>> from vicious attacks -- >> i've got a knife. >> don't step in the blood. >> -- to heartbreaking visits. >> my daddy. >> life behind bars can be an emotional roller coaster but it's when we shoot inside county jails that we get a look at where the ride begins. >> get off of me. >> relax. >> chill out. >> [ bleep ] you. >> virtually every inmate's first incarceration is at a jail, as opposed to a prison. and the booking department is where the reality of being a number, rather than a name, sinks in. >> line up on your right side make two lines. stop talking. pants off your legs, above your knees. let me see your stomach. put it down. >> we encountered robert as he was being booked into the orange county jail in southern california. >> all the way over. >> okay. go ahead and get dressed again. put all your stuff back on.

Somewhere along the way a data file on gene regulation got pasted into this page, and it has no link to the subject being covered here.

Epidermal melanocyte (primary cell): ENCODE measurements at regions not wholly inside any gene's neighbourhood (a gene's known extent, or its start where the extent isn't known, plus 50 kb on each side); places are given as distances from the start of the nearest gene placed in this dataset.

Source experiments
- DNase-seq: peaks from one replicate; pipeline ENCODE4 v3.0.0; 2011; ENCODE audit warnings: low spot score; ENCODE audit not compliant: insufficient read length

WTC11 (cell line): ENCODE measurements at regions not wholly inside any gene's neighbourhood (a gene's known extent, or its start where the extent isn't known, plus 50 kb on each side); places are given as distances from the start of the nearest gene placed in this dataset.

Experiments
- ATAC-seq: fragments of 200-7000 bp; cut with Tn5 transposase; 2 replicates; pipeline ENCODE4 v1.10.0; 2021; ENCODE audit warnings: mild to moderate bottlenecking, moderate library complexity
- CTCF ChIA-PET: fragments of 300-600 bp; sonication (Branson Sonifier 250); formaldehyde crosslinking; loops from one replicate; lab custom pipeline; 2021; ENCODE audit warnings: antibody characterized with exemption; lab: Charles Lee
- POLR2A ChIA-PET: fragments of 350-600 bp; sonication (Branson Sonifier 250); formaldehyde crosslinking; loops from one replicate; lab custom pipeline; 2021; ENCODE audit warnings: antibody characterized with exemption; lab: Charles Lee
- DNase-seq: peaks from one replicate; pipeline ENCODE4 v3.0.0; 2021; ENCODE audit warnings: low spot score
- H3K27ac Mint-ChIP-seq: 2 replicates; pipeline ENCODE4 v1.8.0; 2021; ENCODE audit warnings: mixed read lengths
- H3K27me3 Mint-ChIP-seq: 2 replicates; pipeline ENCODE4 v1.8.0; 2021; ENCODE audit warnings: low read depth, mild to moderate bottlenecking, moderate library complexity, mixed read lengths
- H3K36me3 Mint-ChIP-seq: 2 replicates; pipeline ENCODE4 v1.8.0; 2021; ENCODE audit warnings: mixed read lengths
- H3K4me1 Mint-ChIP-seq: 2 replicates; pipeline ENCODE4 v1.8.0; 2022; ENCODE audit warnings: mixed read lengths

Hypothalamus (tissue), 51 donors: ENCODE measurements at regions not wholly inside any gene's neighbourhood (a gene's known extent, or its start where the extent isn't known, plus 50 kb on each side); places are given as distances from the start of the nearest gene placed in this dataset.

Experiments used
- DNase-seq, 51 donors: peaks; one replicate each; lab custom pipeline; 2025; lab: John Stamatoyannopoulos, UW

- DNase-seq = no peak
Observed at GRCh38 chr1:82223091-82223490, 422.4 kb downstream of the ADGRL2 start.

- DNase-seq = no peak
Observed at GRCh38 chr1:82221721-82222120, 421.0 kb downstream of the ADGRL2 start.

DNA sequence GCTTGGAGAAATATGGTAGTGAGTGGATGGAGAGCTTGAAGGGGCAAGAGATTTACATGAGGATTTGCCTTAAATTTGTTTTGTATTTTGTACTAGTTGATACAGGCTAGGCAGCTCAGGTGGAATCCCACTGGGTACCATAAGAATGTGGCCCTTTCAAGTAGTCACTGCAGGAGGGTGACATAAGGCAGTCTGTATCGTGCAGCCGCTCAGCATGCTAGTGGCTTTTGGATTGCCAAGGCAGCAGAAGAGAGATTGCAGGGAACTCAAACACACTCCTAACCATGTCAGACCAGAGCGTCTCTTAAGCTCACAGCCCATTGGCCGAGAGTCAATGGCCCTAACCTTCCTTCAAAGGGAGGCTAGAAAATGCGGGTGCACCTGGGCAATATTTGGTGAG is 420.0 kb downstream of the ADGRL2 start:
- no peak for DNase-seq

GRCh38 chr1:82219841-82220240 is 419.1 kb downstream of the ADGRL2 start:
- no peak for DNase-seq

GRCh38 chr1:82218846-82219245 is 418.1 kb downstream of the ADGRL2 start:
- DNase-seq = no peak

>> he was brought in after failing to complete community service for a prior conviction of disturbing the peace. the result of a bar fight. since his community service was in lieu of a five-day jail sentence, he will now have to serve some of that time, and this will be his first full night of incarceration. >> i'm a little nervous. never done it before. don't know what to expect, you know. just trying to keep by myself. keep peace. you know what i mean? not trying to get into arguments with anybody. not trying to fight with anybody. you know what i mean. i want to be able to do my time and that's it. >> you look like you're getting a little emotional. >> yeah. >> from here on in, corley's every step is controlled by jail deputies. >> put your back against the wall for me. look up at the here camera for me and i'll take your picture next. these papers are yours to keep. walk on the lines to the right and stop on the red "x" in front of number 8 over there. >> the booking process examines corley's emotional well-being.